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A quantum theory first proposed nearly 90 years ago has at last been confirmed, potentially galvanising new approaches in fields as diverse as medical biosensing and solar energy storage.

University of Sydney researchers David McKenzie and Enyi Guo report in the journal Proceedings of the Royal Society that they have successfully demonstrated quantum tunnelling in water – a phenomenon first predicted by British theoretical physicist Ronald Gurney in 1931.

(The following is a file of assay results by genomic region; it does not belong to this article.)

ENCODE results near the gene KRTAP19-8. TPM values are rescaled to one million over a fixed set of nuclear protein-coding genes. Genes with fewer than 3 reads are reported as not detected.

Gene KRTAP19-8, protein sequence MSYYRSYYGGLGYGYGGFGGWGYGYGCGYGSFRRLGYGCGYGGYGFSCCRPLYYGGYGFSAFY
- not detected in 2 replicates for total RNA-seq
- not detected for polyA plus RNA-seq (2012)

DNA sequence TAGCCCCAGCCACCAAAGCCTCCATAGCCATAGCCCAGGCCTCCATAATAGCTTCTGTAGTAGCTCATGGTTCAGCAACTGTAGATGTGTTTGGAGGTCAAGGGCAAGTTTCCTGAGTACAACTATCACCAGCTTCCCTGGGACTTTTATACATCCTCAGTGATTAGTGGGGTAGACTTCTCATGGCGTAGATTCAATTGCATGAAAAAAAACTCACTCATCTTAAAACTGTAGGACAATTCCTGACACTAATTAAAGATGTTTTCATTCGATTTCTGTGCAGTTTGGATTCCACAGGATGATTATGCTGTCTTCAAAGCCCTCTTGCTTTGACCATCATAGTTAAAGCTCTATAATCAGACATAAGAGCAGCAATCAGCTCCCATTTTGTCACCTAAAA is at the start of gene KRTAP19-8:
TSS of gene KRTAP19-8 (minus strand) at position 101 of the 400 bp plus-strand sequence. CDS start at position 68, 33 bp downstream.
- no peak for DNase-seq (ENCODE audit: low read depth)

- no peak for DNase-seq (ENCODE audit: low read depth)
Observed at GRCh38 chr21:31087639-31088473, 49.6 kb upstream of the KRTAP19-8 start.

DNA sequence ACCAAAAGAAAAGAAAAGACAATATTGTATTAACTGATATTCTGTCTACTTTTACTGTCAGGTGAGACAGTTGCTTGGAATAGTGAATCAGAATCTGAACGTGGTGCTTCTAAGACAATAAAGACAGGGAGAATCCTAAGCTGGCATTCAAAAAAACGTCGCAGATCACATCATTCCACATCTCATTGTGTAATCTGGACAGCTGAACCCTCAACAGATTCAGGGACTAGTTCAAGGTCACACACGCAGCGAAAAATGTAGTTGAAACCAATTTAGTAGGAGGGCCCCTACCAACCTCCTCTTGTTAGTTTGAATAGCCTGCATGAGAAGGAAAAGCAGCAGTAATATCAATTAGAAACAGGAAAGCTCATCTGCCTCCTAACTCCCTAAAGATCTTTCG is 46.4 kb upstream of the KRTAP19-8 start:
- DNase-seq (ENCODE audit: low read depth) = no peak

Quantum tunnelling is one of the weirder products of quantum mechanics, and relies on the wave-particle duality of subatomic particles.

The theory describes how in certain circumstances a particle will defeat the constraints of classical physics when confronted by a barrier. Classical equations will show that the particle does not have enough energy to physically overcome the obstacle, but wave-particle duality allows it to tunnel straight through it.

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Category: Science